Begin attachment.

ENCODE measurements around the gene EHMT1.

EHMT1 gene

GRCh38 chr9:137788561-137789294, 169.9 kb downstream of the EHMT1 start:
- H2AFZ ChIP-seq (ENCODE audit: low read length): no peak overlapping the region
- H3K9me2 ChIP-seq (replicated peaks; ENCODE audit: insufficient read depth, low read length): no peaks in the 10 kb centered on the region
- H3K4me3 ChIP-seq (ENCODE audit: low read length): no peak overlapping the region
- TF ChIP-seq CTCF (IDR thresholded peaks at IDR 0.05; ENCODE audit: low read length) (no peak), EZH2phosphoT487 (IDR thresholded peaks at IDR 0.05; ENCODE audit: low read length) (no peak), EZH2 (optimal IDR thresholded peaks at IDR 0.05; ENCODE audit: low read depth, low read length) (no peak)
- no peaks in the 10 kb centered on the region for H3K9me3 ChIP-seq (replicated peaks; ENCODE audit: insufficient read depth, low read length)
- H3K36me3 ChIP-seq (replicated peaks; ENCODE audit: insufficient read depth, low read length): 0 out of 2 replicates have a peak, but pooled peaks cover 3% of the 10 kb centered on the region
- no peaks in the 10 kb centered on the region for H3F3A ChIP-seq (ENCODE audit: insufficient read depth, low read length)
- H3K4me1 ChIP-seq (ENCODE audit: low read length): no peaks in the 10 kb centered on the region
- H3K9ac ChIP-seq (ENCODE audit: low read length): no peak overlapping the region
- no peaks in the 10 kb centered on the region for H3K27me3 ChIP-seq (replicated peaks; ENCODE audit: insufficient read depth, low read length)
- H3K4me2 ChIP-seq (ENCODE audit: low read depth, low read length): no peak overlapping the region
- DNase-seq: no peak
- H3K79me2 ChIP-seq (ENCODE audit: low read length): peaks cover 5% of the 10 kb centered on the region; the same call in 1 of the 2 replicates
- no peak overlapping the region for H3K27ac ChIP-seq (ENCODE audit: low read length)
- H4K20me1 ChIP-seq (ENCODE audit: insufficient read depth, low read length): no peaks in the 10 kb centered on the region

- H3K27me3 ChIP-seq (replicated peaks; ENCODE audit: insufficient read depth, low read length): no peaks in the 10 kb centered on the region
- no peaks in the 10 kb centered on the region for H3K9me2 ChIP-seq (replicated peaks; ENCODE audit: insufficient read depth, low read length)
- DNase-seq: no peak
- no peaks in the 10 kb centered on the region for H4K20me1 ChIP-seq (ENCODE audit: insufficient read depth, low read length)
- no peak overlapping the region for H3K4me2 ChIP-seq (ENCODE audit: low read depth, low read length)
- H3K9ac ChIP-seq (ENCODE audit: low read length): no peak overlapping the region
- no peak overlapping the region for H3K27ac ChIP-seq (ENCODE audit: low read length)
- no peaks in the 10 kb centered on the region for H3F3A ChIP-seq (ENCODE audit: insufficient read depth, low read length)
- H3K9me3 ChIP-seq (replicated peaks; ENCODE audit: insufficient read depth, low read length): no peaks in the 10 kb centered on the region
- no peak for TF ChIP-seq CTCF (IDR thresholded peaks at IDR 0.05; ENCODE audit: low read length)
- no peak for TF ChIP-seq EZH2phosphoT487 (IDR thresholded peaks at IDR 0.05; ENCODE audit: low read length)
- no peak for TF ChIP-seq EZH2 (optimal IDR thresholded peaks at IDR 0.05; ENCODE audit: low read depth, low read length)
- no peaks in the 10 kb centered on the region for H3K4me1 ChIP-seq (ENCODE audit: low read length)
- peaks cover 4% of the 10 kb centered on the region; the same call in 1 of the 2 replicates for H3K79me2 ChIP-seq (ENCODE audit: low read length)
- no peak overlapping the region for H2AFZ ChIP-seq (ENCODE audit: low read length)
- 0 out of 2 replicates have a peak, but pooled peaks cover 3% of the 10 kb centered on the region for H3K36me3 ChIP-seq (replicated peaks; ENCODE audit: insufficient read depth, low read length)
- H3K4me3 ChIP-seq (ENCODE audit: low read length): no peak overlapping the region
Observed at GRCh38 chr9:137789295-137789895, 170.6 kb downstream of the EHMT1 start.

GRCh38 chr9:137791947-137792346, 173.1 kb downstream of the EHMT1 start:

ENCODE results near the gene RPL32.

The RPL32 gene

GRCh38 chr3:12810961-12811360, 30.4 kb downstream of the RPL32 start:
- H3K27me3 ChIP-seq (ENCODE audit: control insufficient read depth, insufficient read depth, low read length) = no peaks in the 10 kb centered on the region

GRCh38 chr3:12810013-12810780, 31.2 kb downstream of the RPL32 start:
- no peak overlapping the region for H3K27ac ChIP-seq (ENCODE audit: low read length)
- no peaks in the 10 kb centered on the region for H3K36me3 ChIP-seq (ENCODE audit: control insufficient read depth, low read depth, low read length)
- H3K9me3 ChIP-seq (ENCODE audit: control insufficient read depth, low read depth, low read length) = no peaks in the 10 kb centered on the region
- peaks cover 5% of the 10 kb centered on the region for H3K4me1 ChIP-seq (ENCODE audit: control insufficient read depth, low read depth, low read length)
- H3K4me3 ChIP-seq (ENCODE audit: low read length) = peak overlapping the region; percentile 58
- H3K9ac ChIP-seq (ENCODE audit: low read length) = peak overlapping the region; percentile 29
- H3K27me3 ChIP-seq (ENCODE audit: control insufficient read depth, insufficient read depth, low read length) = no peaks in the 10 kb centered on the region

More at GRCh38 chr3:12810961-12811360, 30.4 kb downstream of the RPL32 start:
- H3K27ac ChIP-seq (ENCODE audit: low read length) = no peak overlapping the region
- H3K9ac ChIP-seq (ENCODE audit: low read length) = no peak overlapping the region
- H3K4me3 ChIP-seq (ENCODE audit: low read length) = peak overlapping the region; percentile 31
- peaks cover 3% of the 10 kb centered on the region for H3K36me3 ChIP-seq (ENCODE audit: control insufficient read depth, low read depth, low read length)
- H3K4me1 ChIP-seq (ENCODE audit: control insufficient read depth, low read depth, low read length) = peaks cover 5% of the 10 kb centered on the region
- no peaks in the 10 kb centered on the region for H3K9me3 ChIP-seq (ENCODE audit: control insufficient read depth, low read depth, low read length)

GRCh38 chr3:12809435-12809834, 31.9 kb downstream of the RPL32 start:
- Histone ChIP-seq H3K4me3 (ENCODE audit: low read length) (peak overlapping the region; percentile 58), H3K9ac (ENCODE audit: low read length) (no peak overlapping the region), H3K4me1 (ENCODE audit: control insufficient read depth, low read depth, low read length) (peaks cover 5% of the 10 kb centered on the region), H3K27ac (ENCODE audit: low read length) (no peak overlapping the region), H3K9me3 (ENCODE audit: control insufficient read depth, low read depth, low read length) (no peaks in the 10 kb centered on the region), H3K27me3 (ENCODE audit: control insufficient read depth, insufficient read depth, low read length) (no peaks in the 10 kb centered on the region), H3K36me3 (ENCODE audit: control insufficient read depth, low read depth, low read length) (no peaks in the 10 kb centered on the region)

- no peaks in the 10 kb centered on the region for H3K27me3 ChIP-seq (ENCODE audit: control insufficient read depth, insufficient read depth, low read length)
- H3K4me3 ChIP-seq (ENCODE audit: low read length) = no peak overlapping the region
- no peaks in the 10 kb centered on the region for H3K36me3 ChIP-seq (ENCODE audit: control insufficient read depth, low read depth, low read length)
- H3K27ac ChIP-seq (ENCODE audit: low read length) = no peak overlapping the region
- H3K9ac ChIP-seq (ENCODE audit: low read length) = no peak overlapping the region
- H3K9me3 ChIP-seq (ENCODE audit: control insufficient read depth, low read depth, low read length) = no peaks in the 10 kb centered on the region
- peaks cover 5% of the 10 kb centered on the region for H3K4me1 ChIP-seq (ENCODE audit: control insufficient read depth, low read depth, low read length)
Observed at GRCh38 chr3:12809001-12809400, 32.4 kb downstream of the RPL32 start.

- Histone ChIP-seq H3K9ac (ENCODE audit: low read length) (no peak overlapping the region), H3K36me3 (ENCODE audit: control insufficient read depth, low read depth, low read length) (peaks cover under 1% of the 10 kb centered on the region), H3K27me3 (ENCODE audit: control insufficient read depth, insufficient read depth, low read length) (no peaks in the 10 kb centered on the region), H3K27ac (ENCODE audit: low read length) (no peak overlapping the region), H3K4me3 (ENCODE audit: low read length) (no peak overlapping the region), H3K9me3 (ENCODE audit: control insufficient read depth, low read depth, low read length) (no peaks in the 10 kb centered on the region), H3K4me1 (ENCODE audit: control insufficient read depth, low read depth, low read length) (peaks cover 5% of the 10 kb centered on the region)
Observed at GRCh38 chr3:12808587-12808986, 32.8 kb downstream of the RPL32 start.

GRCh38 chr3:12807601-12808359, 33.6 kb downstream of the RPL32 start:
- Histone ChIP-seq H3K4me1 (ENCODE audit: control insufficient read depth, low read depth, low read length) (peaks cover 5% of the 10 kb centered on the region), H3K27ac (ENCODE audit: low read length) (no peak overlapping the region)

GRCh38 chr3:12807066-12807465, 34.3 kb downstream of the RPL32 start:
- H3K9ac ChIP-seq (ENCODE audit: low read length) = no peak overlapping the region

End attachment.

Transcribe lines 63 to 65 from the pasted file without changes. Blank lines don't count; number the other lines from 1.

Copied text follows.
- H3K9ac ChIP-seq (ENCODE audit: low read length) = no peak overlapping the region
- H3K9me3 ChIP-seq (ENCODE audit: control insufficient read depth, low read depth, low read length) = no peaks in the 10 kb centered on the region
- peaks cover 5% of the 10 kb centered on the region for H3K4me1 ChIP-seq (ENCODE audit: control insufficient read depth, low read depth, low read length)